The untold story of the Pacific Islands


Solomon-Islands-008A dead pig lolls among the flotsam on South Tarawa beach. No children play in the water – unusual in the Pacific islands, where a childhood spent splashing in the ocean is an age-old rite. In Kiribati’s capital, years of poor waste disposal coupled with overpopulation and a limited supply of water have polluted the lagoon, making it too dirty to swim in. Over 50,000 people crowd into 2,500 acres, a population density twice as high as that of New York.

Although the Pacific islands are well-known as the first casualties of climate change, a tale less often told is of the environmental and energy crisis at home.

Years of mismanagement and poor policy have led to ecological and energy calamities across the region. Until this year no Pacific island country had an official trade policy. Few have national energy strategies. In many countries a lack of planning meant that the default policy was to exploit natural resources at an unsustainable rate. In the Solomon Islands, natural forests have been logged so uncontrollably that exports are expected to cease by around 2015. Local communities have long relied on logging as their only source of income and it has been one of only a handful of viable exports since independence.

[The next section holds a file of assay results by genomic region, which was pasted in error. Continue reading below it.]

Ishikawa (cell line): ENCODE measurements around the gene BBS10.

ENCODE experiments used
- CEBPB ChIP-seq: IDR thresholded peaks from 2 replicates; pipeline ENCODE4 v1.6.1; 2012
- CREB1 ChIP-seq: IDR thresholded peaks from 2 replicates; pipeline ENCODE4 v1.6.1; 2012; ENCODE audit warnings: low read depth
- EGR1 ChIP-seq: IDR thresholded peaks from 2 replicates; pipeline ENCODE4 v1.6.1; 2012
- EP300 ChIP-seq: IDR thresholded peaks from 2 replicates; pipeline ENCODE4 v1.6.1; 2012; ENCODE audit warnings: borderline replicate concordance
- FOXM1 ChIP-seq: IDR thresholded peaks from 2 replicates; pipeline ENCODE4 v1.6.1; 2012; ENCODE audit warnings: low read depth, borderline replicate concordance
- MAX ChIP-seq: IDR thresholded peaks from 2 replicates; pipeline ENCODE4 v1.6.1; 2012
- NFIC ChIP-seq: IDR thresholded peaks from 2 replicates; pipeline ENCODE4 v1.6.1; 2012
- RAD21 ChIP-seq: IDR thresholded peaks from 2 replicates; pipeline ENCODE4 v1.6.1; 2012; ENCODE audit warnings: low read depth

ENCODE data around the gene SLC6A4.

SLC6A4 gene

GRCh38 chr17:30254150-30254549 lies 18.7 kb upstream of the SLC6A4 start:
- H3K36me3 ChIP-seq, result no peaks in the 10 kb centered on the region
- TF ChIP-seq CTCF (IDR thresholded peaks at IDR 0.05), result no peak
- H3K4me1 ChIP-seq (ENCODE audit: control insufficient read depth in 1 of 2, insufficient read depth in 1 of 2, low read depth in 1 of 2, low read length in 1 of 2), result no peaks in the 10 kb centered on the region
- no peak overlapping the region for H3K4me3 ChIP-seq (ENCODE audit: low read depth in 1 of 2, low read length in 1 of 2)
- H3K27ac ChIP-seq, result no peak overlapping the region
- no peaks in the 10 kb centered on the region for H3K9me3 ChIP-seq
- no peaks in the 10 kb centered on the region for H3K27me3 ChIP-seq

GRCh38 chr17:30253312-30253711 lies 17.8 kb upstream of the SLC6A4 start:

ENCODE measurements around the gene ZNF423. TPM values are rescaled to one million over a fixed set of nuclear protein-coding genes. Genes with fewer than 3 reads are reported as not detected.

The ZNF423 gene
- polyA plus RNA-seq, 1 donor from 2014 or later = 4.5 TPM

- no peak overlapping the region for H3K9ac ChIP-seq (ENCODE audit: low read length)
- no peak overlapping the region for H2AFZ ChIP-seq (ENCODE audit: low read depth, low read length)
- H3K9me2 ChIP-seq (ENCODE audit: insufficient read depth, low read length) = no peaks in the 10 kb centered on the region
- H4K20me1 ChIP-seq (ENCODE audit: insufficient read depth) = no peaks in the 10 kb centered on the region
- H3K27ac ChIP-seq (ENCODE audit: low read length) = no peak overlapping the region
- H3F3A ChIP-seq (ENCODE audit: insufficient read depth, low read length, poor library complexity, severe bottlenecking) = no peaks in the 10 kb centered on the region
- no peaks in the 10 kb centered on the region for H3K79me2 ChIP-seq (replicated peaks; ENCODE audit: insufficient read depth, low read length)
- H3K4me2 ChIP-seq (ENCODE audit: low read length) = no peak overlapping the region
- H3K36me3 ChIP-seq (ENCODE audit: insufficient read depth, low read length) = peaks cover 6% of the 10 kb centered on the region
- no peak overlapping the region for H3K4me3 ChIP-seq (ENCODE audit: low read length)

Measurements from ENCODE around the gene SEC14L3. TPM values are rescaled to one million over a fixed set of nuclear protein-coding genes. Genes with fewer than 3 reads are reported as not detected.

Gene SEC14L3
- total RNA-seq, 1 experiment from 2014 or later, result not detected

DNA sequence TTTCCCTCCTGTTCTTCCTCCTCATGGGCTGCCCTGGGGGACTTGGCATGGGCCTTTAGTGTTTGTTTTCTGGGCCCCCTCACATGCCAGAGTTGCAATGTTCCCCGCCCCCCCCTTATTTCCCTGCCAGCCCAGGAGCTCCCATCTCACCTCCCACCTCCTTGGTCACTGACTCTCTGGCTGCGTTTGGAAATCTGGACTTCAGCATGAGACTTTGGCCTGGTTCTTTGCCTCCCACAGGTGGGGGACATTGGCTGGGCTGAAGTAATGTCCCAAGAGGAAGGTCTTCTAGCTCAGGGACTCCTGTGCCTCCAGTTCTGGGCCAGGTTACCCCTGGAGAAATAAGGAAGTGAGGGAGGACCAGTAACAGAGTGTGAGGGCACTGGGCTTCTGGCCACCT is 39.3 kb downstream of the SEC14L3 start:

Mining has a particularly bad record in the Pacific. A watershed moment came in 1999 when BHP, the former owner of the Ok Tedi gold and copper mine in Papua New Guinea, admitted that the mine caused “major environmental damage”. Up to 80m tonnes of contaminated waste were discharged into the river each year, displacing 50,000 people downstream and killing or poisoning fish as well as damaging staple crops. In September, the government said it would nationalise Ok Tedi to force BHP to pay more compensation. Read more.